Federal contractors with labor violations will soon find it harder to get contracts due to the final version of a rule being submitted Thursday.
The Fair Pay and Safe Workplaces rule is designed to limit labor violations committed by federal contractors. It requires contractors to disclose their violations before they will be granted or allowed to renew a contract. The new rule applies specifically to 14 different laws that govern workplace safety and worker rights.
President Barack Obama first proposed the rule change July 2014 through an executive order. The Department of Labor (DOL) and the Federal Acquisition Regulatory Council soon after began drafting the proposed regulation. They released the final rules August 25 after an extensive review process.
What Contractors Should Be Doing Now
Federal contractors face a limited time frame for when they will be legally required to comply. The new rule will go into effect Oct. 25 for projects that cost over $50 million. Contractors that have smaller projects will have longer until they have to comply. Crowell & Moring Partner Steve McBrady warns contractors should already be preparing for the new rule.
“Some companies have, for several months, been trying to implement a system so that they can be ready to comply,” McBrady told InsideSources. “And other companies who have not done so yet should look at the final rule as a siren in the night to begin implementing a robust client program.”
What Changed Since The Proposal
Federal regulations often go through an extensive drafting process before they get implemented. Federal officials use the time to fix any issues within the proposed rule while receiving comments and addressing concerns from interested parties. McBrady notes the final rule included very few changes from the proposal.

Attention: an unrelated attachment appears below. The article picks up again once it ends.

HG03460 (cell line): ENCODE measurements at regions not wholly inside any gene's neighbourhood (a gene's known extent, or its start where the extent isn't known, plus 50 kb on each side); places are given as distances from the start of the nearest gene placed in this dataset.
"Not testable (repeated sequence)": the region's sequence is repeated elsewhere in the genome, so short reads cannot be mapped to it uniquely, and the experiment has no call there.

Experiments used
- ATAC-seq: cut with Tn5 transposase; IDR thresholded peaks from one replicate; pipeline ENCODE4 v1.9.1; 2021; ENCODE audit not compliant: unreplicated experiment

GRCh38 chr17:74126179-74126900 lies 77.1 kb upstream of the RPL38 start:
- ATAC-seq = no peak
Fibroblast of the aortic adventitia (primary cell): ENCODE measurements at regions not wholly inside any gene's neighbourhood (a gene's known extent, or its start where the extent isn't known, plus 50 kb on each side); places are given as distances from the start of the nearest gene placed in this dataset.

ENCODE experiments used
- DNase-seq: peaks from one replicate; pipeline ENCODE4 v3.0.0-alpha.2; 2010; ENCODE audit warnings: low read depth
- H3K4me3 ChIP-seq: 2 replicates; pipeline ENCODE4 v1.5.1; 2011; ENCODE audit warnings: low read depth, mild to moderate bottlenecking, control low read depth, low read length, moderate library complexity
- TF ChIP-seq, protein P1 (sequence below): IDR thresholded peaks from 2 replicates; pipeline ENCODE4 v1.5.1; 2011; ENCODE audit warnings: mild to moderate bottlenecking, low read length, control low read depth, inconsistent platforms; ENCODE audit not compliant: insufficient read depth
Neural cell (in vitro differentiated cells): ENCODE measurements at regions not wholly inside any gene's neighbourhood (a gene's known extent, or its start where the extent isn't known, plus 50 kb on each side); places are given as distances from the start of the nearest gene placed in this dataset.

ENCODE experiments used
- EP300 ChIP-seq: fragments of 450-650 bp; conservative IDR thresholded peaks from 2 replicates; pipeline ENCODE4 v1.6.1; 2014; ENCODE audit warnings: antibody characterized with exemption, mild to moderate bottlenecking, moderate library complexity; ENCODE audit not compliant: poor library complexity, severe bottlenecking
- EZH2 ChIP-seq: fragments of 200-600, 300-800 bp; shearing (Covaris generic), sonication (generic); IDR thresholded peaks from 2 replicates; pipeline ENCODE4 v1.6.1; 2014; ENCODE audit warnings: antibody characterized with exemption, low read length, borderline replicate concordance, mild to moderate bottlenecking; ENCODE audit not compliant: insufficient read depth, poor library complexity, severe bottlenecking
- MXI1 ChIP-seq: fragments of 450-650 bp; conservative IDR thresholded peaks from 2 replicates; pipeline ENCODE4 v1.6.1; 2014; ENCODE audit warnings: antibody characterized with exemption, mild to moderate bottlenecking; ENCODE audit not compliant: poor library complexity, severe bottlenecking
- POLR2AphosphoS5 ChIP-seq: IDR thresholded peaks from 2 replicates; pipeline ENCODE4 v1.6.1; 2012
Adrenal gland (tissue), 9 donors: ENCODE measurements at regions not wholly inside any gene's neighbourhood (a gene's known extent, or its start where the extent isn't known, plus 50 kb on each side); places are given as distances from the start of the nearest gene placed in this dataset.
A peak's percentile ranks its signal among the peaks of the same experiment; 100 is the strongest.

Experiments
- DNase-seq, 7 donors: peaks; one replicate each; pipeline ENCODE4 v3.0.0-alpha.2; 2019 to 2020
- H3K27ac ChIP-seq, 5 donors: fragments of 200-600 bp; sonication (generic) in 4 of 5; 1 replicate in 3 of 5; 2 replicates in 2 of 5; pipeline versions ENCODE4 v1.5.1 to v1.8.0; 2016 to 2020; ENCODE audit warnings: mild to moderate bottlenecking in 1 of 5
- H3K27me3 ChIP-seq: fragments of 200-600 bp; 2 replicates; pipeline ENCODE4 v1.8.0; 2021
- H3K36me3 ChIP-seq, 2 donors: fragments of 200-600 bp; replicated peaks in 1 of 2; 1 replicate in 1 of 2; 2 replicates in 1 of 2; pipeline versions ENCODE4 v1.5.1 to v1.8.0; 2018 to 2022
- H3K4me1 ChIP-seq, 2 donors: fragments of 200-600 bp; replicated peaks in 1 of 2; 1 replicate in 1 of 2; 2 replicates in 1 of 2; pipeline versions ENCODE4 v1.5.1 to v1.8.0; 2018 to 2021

“The first is that subcontractors will now report violations directly to the Department of Labor.” McBrady noted. “That point was addressed in the changes. Another critical area, that was only partially addressed in the changes, is the issue of the low dollar threshold.”
Federal regulators raised the dollar threshold so low-cost projects don’t face a huge burden. Contractors with projects costing less than $500,000 will not have to comply with the disclosure requirements. Jackson Lewis Principal Leslie Stout-Tabackman adds that most of the changes involved clarifying language within the rule.
Challenges Going Forward
The new contracting rule is expansive which means there are still some loose ends. Federal regulators and contractors will have to watch the changes the rules put forth to make sure it does what its supposed to. The rule could pose minor unexpected challenges but it could also create huge problems as well.
“I think there is reason to be wary as this moves forward,” Stout-Tabackman told InsideSources. “One of the biggest concerns that many within the contracting community share is the ability of the Department of labor, contracting officers and labor compliance advisers to handle the load of data that will be coming their way.”
McBrady adds that some sections of the rule lack necessary details that will have to be fleshed out when the rule is being implemented.
Regulatory Abuse And Misinterpretations